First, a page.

# What is the partial fraction of $\frac{x}{((x)^2+1)^2}$

I was trying to find the partial fraction of

$$\frac{x}{(x^2+1)^2}$$ By the method of assuming

$$\frac{x}{(x^2+1)^2}=\frac{(Ax+B)}{(x^2+1)} + \frac{(Cx+D)}{(x^2+1)^2}$$

But, my values for $$A, B$$ and $$D$$ are coming $$0$$. i.e. $$A=B=D=0$$ and $$C=1$$

Which is directly equal to $$\frac{x}{(x^2+1)^2}$$

So, technically I got NO solution or Partial Fraction

I am afraid if I'm doing any foolish mistake but, please help me out in this issue. I haven't practised Partial Fractions since a long time.

• The ansatz that you are using only works when your rational function has a denominator that is a $\textbf{linear term}$ squared. The correct ansatz here is $\frac{x}{(x^{2} + 1)^{2}} = \frac{A}{x + i} + \frac{B}{x-i} + \frac{Cx + D}{(x+i)^{2}} + \frac{Ex + F}{(x - i)^{2}}$. I'm not sure if you wanted your partial fractions to have complex coefficients, but this will give you the complete partial fraction expansion of $\frac{x}{(x^{2} + 1)^{2}}$ – Adam Higgins Jan 22 '19 at 17:55
• This is right. You start off with a fraction in the form you require, and when you do the calculations they show that this is the right decomposition. You didn't get "no solution", just an unexpected solution. – Mark Bennet Jan 22 '19 at 17:56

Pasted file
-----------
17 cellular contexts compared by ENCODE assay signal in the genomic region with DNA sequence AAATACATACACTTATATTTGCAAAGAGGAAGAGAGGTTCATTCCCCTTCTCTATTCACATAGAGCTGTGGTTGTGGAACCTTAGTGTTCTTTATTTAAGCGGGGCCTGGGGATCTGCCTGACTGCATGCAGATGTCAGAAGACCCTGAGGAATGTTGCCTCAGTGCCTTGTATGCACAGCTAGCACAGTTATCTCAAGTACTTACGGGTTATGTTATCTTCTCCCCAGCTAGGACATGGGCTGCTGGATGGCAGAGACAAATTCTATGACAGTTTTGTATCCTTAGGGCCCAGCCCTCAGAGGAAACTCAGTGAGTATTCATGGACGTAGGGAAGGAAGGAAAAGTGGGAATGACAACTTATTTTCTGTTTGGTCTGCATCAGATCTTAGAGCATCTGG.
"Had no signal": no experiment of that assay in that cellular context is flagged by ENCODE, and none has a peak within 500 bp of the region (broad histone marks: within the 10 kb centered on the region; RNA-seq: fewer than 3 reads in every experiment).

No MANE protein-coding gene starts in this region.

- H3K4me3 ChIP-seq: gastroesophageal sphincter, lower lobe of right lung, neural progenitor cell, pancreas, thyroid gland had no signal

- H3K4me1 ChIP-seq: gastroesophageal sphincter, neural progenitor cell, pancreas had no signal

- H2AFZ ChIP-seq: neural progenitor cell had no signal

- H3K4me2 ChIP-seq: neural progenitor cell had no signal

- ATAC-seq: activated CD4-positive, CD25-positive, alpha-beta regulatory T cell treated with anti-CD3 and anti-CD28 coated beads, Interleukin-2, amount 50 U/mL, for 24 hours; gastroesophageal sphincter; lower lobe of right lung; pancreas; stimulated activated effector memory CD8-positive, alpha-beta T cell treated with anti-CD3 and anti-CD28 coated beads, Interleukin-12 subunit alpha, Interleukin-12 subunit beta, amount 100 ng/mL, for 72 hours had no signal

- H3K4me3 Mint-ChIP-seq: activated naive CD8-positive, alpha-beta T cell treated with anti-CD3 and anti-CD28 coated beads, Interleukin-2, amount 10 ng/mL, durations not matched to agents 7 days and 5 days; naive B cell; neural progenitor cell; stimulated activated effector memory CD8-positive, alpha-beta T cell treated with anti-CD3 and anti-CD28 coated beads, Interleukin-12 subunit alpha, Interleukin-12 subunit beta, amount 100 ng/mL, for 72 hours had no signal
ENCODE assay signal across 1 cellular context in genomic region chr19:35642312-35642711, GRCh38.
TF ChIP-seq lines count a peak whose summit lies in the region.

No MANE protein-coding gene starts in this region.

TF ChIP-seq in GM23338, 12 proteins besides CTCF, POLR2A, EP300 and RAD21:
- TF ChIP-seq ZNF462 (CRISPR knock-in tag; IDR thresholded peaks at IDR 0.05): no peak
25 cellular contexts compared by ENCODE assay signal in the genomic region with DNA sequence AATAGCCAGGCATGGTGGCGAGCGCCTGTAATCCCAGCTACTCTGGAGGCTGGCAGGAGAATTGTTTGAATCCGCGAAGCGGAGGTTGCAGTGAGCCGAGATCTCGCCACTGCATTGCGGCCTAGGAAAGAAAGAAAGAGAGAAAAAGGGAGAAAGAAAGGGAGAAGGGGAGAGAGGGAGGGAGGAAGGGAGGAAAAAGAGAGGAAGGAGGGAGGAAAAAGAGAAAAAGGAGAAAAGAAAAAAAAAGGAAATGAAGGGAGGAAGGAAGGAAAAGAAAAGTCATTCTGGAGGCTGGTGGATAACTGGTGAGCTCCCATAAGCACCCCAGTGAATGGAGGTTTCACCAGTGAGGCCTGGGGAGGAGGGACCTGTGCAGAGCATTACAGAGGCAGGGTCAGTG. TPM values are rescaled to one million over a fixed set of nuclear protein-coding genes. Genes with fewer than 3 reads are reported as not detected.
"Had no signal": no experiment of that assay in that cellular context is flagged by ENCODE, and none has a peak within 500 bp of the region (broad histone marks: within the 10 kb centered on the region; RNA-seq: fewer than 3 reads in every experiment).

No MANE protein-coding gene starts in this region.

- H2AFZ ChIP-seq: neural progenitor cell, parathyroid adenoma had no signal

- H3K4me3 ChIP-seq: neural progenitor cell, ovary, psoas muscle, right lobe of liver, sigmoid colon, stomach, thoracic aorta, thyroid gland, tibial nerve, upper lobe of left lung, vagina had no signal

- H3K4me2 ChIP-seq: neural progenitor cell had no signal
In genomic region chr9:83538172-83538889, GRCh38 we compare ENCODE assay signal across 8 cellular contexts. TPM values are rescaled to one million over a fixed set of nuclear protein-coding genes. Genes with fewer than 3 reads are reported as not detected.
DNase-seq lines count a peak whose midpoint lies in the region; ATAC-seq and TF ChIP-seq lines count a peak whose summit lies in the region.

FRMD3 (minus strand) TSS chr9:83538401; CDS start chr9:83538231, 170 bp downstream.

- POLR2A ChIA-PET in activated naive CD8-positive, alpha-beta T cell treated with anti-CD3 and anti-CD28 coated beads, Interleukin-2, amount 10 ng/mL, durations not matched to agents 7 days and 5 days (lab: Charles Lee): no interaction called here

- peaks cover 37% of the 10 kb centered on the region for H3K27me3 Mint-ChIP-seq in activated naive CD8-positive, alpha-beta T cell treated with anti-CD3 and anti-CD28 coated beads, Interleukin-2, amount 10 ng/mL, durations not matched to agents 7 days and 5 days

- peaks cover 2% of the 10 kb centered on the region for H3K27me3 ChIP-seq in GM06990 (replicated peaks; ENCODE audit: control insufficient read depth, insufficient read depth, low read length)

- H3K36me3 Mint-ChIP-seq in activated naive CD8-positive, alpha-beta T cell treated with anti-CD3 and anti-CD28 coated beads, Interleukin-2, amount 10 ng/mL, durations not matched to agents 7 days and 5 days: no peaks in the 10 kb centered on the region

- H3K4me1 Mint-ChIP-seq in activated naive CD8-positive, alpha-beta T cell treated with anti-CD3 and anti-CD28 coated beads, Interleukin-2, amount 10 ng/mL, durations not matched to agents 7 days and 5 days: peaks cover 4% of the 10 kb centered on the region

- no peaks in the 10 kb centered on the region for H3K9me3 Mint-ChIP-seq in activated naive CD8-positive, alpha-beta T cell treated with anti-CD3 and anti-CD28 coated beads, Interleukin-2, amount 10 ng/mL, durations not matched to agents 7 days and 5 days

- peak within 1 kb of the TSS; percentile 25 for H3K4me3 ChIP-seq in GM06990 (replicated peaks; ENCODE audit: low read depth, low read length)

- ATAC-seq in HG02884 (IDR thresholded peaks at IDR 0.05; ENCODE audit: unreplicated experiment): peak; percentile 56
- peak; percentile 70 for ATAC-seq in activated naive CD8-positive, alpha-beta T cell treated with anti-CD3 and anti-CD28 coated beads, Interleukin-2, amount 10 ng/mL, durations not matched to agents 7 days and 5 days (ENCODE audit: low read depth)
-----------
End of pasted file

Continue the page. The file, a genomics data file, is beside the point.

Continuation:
• @AdamHiggins You can decompose into partial fractions in the way suggested in the question. For example if integrating a rational function over the reals the factorisation of the denominator into linear and quadratic factors with real coefficients does make sense. – Mark Bennet Jan 22 '19 at 17:58
• @MarkBennet I'm not sure I understand your point – Adam Higgins Jan 22 '19 at 18:00
• @AdamHiggins You say this only works with linear factors. It can be done perfectly well with irreducible quadratic factors. – Mark Bennet Jan 22 '19 at 18:01

Well, of course the solution of the form $$\frac{Ax+B}{x^2+1}+\frac{Cx+D}{(x^2+1)^2}$$ is $$\frac{x}{(x^2+1)^2}$$; that's what you started with. If you want another partial fractions expression, use complex numbers. If the point of the exercise is to integrate the function, you'd be better off substituting $$y=x^2+1$$.
• The cope of breaking $$\frac{x}{((x)^2+1)^2}$$ into Partial Fractions is to evaluate the value of it's Inverse Laplace Transform. Will it help, if I use complex numbers here? – Naved THE Sheikh Jan 22 '19 at 18:13
Hint: Use that $$x^2+1=(x-i)(x+i)$$ where $$i^2=-1$$